By 1827, Naraina Pillai had built a simple temple made of wood and attap. In the same year, he installed Sinna Amman, a small representation of the goddess Mariamman, in the temple. Mariamman is a rural South Indian mother goddess who is especially worshipped for protection against diseases. According to the Hindu Endowments Board, the current managers of the temple, the existing deity in the principal shrine of the temple is the original installed by Pillai in 1827. As is the common practice, the temple is named after its principal deity. The temple was also known to devotees over the years as the Sithi Vinayagar and Gothanda Ramaswamy Mariamman Temple or, more simply, Mariamman Kovil (kovil being the Tamil word for temple).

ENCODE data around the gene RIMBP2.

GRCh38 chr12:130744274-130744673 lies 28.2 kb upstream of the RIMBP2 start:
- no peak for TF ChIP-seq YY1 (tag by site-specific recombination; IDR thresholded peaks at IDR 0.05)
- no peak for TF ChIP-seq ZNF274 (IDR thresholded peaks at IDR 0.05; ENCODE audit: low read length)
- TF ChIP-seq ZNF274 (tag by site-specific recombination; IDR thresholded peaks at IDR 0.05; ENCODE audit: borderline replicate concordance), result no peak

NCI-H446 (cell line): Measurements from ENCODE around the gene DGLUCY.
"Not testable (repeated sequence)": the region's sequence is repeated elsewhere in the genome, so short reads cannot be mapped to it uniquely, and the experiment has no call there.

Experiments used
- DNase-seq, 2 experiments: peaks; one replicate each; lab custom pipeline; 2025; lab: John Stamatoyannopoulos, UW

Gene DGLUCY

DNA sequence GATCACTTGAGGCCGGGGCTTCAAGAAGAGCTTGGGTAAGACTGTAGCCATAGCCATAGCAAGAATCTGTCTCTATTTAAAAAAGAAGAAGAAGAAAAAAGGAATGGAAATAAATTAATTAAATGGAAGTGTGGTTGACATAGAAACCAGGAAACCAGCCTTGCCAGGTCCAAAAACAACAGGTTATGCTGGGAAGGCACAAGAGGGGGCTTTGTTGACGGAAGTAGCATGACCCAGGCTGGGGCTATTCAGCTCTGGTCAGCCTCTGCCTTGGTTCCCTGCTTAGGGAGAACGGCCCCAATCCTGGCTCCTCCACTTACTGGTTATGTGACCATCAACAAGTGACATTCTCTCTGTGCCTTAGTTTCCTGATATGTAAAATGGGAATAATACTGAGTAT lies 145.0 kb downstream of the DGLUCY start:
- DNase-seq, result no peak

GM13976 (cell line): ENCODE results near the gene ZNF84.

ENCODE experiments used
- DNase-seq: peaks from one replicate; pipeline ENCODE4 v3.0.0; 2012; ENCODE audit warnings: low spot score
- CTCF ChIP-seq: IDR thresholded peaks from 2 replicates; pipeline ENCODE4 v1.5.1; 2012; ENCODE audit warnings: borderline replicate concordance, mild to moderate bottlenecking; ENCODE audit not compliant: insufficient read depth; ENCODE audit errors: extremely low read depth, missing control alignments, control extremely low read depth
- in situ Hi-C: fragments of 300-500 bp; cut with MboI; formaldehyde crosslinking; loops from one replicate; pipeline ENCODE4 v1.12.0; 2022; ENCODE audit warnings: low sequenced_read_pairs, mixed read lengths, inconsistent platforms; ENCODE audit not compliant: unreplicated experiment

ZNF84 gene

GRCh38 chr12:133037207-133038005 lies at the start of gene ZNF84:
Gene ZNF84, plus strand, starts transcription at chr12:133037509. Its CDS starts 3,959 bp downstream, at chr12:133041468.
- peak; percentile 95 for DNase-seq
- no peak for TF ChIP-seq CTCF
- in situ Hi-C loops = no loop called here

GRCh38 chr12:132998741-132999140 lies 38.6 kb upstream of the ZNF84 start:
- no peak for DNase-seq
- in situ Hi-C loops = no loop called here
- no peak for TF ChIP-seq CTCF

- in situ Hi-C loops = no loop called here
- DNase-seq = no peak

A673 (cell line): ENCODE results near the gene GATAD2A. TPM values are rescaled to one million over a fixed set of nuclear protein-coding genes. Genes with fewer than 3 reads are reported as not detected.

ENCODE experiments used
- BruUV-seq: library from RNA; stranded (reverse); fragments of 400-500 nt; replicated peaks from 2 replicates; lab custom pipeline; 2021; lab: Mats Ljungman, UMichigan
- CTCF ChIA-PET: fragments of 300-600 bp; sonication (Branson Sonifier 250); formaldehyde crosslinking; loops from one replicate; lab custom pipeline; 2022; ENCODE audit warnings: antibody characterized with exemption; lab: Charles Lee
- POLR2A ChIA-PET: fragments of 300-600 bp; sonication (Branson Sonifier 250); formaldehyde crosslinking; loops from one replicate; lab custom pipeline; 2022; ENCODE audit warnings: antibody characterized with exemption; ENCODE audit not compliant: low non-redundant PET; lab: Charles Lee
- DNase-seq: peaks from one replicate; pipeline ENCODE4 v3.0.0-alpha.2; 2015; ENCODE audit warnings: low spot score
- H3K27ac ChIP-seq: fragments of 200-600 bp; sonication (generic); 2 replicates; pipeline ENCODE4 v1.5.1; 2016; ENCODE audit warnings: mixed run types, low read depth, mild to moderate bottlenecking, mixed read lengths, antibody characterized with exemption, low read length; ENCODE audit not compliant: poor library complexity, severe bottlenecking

The temple grounds were expanded in 1831 when private land was donated to the temple. This event is recorded on a stone tablet which still stands in the temple. The text inscribed on this tablet reads: "The grant N:075 With its building transferred for charity sake to Cothunda Ramasamy by Sashasalapilly son of Cuddalore Amicarapoatrapilly Singapore March 1831".
The oldest parts of the existing brick structure date to 1843, and additions and alterations were subsequently made at various points in the history of the temple. It is believed that most of this work, especially the elaborate plaster sculptures and ornamentation, were produced by skilled craftsmen from the Nagapattinam and Cuddalore districts of Tamil Nadu in South India. A major part of the present structure is believed to have been built in 1862–1863. The walkway connecting the main entrance to the principal shrine was originally covered in attap, but this was destroyed in a fire in 1910. The architectural firm of Swan and Maclaren then designed a more permanent walkway in 1915.